5 Stocks with Growing Dividends to Buy Before the Year Ends
Investors who need a reminder of why dividends are desirable should be getting it in spades this year, thanks to extreme market volatility. The price of the S&P 500 Index is barely at breakeven year-to-date, while income from dividends is at roughly $25 per share.
Most of us buy stocks expecting prices to go up, which doesn’t always happen. But the one aspect of stock investing that’s actually predictable is dividends. In addition to providing a reliable source of income, dividends can be reinvested to build wealth over time.
With a little research, you can find dividend-paying stocks that offer attractive yields and dividend increases for many years in a row. Here are five consistent high-yielding stocks that raised dividend rates this month. If you buy these stocks now, then you can take advantage of higher dividend rates in January.
1. First PacTrust Bancorp (Nasdaq: BANC)
First PacTrust is the holding company for Pacific Trust Bank, a community bank with a 70-year history of profitability. The bank operates 11 branch locations in San Diego, Los Angeles and Riverside counties in California.
The company’s year-over-year earnings nearly tripled to $2.75 million in the nine months ended Sept. 30, while earnings per share (EPS) jumped 59% to $0.27 in the same period. This growth reflects increases in total assets and deposits, not to mention a sizable 60% decline in nonperforming loans, to a current $8.3 million. Analysts say First PacTrust will likely produce 15% yearly earnings growth in the next five years.
Like many banks during the financial crisis, First PacTrust was forced to cut its dividend (in this case, by half), but the old $0.40 annual dividend was restored last year. This month, First PacTrust raised the dividend by 4% to a $0.48 annual rate. The new dividend is payable Jan. 3, 2012, to shareholders of record on Dec. 16, 2011.
2. General Electric (NYSE: GE)
Forward yield: 4.1%
This diversified global infrastructure and finance company cut its dividend by two-thirds during the financial crisis, but started growing the dividend again last year with a boost to a current $0.48 annual rate.
GE is enjoying a surge in industrial orders, customer wins across its energy business and a strong recovery of GE Capital, its financial services business. The company has delivered six consecutive quarters of double-digit earnings growth. GE earnings rose 43% to $10.6 billion during the nine months ended Sept. 30, while EPS improved 38% to $0.88. Analysts look for 13% annual earnings growth from GE during the next five years.
GE increased the dividend 13% in December, marking it the fourth increase in two years. The new dividend is payable Jan. 25, 2012, to shareholders of record on Dec. 27, 2011.
3. RGC Resources (Nasdaq: RGCO)
Forward yield: 3.9%
RGC is a natural-gas utility serving roughly 57,000 customers across Virginia through operating subsidiaries that include Roanoke Gas Co., Diversified Energy Co. and RGC Ventures of Virginia. This steady performer has been paying dividends for more than 60 years.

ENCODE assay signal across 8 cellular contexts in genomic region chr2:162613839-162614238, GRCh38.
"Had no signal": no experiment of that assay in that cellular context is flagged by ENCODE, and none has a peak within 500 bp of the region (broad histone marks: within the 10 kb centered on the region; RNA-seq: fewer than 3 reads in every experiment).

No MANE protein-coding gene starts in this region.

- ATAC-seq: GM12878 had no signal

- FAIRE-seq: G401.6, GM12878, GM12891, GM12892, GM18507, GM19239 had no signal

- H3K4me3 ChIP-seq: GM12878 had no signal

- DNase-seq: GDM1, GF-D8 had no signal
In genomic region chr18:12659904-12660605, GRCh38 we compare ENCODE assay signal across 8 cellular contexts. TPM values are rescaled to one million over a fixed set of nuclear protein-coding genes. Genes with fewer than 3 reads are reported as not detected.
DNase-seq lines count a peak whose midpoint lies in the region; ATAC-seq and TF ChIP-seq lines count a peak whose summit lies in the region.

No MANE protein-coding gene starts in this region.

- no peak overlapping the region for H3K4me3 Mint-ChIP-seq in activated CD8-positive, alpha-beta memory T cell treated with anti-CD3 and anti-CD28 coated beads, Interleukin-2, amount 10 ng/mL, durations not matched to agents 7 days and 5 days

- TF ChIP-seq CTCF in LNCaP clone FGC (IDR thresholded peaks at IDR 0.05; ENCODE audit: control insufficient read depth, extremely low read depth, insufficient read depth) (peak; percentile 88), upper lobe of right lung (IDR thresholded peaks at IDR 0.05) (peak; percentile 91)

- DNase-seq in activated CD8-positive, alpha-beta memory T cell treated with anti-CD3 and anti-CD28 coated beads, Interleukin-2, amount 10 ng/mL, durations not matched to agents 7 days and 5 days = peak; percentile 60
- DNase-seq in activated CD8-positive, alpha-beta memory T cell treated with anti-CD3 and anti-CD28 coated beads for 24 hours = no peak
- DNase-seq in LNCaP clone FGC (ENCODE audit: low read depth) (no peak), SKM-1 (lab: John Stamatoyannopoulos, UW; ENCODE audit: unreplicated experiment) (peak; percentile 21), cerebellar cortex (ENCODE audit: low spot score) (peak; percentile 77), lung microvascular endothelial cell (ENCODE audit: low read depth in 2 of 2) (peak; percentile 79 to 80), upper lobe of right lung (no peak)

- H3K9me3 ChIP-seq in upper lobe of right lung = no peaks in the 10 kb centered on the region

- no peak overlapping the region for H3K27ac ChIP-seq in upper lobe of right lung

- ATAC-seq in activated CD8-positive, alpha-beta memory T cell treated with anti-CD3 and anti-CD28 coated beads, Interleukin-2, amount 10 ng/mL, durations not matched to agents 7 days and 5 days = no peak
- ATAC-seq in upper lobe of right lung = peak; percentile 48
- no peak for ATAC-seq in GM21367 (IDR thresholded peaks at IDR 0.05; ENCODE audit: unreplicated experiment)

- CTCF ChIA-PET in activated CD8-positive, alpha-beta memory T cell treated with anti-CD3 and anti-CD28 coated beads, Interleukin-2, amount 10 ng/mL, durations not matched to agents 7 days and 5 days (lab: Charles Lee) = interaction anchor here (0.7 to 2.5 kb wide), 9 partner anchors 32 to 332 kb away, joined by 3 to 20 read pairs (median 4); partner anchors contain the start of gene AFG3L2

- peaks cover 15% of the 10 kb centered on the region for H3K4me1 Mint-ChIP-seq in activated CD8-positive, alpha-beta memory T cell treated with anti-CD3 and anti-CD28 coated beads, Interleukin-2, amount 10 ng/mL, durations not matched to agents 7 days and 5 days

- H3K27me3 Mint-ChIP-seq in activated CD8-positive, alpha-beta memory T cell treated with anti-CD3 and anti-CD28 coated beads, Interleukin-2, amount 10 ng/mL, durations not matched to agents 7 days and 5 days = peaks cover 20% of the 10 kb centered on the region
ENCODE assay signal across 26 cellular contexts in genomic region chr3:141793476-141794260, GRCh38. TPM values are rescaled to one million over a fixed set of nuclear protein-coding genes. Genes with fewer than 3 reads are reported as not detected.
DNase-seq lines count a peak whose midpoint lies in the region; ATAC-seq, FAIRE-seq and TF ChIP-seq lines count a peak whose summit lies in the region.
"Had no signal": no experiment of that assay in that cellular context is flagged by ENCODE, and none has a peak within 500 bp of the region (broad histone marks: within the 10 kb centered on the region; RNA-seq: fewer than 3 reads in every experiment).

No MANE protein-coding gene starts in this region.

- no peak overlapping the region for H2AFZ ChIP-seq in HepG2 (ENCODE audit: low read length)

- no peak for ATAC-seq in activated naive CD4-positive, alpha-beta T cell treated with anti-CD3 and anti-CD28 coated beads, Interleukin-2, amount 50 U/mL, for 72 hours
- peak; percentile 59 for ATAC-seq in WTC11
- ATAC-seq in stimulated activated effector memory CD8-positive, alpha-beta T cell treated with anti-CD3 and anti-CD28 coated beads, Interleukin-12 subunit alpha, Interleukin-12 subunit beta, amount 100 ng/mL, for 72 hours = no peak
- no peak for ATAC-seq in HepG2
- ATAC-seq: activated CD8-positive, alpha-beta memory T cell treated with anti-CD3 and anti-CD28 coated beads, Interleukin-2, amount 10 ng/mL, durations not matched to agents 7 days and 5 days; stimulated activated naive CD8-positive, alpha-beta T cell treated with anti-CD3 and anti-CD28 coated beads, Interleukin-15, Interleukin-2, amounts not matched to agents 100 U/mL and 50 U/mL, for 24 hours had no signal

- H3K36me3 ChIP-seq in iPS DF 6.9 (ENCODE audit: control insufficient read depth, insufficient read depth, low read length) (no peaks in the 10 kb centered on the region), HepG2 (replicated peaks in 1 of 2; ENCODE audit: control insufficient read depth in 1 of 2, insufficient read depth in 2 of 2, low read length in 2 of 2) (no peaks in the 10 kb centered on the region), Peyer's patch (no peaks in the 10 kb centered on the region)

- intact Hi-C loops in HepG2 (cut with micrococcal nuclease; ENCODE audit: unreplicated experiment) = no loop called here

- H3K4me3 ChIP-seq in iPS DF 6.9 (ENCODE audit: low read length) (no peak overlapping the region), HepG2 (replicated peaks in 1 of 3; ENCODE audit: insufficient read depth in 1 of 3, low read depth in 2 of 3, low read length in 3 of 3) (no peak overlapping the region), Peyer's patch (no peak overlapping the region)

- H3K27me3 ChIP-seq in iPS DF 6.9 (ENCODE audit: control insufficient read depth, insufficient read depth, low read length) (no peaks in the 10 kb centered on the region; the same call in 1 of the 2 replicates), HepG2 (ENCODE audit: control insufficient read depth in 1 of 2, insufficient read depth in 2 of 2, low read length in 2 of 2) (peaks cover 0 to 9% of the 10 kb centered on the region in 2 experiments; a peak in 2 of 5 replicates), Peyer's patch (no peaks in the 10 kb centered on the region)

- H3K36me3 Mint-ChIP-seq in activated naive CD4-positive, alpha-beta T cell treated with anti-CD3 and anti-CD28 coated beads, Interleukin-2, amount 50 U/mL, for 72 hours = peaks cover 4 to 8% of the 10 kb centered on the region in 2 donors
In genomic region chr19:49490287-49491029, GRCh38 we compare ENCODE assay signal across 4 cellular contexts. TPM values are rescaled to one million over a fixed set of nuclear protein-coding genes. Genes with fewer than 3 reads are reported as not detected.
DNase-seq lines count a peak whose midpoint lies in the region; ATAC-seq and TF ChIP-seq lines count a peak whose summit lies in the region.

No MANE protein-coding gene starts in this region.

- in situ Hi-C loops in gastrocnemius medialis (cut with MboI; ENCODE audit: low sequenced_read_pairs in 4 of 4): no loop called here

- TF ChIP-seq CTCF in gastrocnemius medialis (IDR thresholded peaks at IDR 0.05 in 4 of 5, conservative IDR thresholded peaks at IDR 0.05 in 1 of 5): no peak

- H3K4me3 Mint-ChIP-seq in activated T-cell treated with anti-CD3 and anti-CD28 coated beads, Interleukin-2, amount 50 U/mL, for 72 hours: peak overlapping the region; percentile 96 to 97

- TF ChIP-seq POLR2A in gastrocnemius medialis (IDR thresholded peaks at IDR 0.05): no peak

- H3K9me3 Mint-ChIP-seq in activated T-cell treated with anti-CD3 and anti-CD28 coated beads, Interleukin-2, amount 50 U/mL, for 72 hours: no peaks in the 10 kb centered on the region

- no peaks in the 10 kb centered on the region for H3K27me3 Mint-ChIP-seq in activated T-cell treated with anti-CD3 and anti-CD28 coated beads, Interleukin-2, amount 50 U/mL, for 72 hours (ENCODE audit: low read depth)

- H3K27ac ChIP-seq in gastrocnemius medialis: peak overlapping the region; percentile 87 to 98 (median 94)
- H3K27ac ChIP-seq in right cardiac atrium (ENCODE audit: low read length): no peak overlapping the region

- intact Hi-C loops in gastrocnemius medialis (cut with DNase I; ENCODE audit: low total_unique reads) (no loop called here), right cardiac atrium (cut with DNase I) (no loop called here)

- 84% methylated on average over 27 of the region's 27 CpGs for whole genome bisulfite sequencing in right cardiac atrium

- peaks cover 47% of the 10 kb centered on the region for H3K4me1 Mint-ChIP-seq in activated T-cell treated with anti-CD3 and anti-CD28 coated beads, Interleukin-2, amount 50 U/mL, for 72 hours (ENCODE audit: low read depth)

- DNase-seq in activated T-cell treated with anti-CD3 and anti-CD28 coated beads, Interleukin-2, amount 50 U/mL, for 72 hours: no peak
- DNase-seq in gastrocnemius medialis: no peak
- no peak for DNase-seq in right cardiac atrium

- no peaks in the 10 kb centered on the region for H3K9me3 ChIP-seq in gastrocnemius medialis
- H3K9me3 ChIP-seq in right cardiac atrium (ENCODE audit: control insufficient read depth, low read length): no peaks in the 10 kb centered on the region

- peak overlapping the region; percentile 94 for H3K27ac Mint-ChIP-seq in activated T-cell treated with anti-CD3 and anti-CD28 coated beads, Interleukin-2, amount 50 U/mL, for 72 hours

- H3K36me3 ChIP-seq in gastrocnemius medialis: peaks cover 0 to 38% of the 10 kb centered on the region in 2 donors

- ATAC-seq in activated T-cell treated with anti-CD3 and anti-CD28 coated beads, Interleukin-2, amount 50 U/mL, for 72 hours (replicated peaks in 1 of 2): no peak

RGC’s earnings rose 3% from one year earlier to $4.65 million, or $1.01 per share in the fiscal year ended Sept.30 . This was mainly the result of increased natural-gas deliveries to industrial customers and a recent service rate increase.
In late November, RGC raised the dividend by 3% to a $0.70 annual rate. The new dividend rate will be paid on Feb.1, 2012, to shareholders of record on Jan.16, 2012.
4. Sysco Corp. (NYSE: SYY)
Forward yield: 3.7%
Sysco distributes food products to restaurants, health care and educational facilities, and hotels. The company operates 177 distribution facilities serving about 400,000 customers and generates more than $39 billion in annual sales. Sysco has increased dividends 43 times in 40 years.
In the past five years, earnings have grown roughly 8% a year. Although earnings were flat year-over-year at $1.2 billion in the fiscal year ended July 2, 2011, EPS was 4% higher at $1.94 compared with $1.86 in 2010.
In November, Sysco hiked the dividend by 4% to a $1.08 annual rate. The new dividend is payable on Jan. 27, 2012, to shareholders of record on Jan. 6, 2012.
5. Pfizer (NYSE: PFE)
Forward yield: 4.2%
Pfizer is the world’s largest drug maker, but shares have taken a beating this year due to the patent expiration of Lipitor, the company’s top-selling cholesterol drug. Still, Pfizer has other drugs in the pipeline that will likely soften the blow, including Apixaban, an anti-coagulant that may be superior to existing treatments and addresses a $7 billion market.
Earnings growth for Pfizer is projected to slow to only 3% a year, but the trade-off is a 4% dividend yield. In December, Pfizer increased its dividend by 10% to an $0.88 annual rate. The new dividend rate is payable March 6, 2012, to shareholders of record on Feb. 3, 2012. The company has paid dividends for 73 years and posted 29 consecutive years of increases, before cutting the dividend in 2009 to pay for the Wyeth acquisition.
Risks to consider: A double-dip recession would hurt First PacTrust and GE. Pfizer may not be able to bring new drugs to market quickly enough to offset declining Lipitor sales.
Action to take–> My top pick within this group of stocks is GE, because of its impressive earnings and dividend growth, not to mention its solid position in so many industrial segments, including health care, infrastructure, technology, aviation and finances. I like Pfizer for its cash flow and yield, and RGC and Sysco for their consistent dividend-paying track records.